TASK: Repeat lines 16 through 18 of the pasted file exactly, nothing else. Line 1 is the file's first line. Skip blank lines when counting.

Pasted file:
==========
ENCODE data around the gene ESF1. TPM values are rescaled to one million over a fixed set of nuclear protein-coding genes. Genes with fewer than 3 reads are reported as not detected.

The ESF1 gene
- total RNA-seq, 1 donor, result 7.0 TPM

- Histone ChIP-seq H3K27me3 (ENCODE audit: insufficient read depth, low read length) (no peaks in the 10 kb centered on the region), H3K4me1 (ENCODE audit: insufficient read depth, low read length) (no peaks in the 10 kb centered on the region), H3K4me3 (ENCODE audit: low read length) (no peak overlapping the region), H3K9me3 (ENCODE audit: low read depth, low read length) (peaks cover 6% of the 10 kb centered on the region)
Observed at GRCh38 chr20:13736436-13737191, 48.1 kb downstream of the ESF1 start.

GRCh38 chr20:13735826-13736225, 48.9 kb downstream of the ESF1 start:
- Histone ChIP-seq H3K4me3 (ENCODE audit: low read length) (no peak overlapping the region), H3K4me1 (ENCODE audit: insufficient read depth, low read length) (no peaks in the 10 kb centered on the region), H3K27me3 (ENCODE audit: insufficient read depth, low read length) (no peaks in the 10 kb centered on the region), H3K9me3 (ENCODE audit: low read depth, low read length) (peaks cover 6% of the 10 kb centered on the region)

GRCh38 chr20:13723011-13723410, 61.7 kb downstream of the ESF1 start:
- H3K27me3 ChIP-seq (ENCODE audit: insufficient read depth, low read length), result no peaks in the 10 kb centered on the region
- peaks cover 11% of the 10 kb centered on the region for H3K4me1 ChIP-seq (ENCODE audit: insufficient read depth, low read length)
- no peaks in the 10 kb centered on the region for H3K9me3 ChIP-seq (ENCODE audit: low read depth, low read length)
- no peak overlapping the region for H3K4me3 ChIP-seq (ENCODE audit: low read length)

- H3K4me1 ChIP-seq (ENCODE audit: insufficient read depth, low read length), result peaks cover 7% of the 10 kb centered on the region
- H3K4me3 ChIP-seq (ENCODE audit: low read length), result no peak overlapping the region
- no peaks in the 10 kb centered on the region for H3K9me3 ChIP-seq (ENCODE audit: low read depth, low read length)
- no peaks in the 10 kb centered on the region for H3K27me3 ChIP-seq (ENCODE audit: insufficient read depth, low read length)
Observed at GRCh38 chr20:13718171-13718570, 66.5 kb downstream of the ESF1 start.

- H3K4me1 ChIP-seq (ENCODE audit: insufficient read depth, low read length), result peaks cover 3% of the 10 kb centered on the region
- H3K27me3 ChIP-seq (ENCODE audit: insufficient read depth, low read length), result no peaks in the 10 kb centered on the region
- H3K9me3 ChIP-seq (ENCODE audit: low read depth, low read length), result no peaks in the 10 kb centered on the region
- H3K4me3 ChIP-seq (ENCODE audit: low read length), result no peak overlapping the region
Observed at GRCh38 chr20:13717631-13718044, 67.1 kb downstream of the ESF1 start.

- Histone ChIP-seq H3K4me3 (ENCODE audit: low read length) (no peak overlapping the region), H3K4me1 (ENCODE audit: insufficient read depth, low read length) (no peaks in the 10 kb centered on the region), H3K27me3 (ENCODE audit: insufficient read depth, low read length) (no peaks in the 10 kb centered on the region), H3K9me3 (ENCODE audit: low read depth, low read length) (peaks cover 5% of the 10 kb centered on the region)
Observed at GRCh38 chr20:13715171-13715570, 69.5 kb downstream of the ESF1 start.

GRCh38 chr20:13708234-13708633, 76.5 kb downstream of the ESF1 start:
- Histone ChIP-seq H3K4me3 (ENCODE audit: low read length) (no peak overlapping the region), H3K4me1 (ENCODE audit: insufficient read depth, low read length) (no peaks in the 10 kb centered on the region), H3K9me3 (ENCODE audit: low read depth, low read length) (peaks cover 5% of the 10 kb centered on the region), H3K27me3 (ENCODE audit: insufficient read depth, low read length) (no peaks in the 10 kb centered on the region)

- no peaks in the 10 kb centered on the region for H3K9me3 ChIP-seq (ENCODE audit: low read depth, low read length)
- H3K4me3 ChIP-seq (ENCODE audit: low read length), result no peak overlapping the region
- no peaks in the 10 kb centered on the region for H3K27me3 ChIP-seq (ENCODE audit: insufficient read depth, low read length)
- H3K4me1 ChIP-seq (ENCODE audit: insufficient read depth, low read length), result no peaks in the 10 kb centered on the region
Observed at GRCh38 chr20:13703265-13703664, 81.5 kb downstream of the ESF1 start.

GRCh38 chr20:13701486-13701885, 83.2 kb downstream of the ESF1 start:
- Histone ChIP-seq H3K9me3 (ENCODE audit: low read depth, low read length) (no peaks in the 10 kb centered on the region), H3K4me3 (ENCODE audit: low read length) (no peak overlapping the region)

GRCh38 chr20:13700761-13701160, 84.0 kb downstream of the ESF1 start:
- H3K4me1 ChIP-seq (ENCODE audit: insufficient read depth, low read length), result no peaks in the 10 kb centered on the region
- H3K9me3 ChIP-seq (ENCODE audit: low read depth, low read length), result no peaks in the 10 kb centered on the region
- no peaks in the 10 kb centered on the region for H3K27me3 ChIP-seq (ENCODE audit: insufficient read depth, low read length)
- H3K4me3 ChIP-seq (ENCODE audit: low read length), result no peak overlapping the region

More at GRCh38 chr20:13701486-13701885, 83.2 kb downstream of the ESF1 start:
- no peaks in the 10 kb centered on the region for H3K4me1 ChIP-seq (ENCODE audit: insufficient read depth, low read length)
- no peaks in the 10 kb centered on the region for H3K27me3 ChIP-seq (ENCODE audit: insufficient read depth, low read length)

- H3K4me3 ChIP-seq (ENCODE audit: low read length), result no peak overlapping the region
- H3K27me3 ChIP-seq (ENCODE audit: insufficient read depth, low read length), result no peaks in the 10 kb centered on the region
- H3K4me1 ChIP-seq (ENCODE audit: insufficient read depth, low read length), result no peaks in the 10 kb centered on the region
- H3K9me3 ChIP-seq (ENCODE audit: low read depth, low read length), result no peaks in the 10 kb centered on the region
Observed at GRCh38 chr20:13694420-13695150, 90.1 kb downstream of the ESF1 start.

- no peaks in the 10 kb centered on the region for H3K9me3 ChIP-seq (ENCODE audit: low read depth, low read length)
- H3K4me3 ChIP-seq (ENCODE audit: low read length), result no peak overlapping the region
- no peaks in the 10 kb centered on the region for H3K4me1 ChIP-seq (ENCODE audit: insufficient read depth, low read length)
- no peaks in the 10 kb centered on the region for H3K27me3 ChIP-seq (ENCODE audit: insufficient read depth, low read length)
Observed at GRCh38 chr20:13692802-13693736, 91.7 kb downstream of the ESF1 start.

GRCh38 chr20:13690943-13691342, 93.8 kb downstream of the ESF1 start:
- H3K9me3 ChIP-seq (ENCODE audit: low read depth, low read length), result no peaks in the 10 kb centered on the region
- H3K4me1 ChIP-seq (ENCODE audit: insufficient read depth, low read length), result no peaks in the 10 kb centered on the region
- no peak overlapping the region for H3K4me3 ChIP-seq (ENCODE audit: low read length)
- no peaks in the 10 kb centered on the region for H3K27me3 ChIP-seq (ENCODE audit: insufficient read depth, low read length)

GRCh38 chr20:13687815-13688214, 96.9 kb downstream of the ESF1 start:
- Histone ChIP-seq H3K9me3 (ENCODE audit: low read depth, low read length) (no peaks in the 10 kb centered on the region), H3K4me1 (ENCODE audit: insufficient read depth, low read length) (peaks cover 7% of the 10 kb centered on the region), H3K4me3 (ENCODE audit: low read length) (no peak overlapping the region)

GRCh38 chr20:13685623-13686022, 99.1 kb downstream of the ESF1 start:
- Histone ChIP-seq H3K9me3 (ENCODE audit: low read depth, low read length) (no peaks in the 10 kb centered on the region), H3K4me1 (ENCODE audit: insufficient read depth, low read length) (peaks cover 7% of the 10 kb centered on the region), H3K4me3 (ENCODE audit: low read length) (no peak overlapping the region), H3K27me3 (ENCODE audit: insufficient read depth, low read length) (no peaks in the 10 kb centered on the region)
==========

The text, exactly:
- no peaks in the 10 kb centered on the region for H3K27me3 ChIP-seq (ENCODE audit: insufficient read depth, low read length)
Observed at GRCh38 chr20:13718171-13718570, 66.5 kb downstream of the ESF1 start.

- H3K4me1 ChIP-seq (ENCODE audit: insufficient read depth, low read length), result peaks cover 3% of the 10 kb centered on the region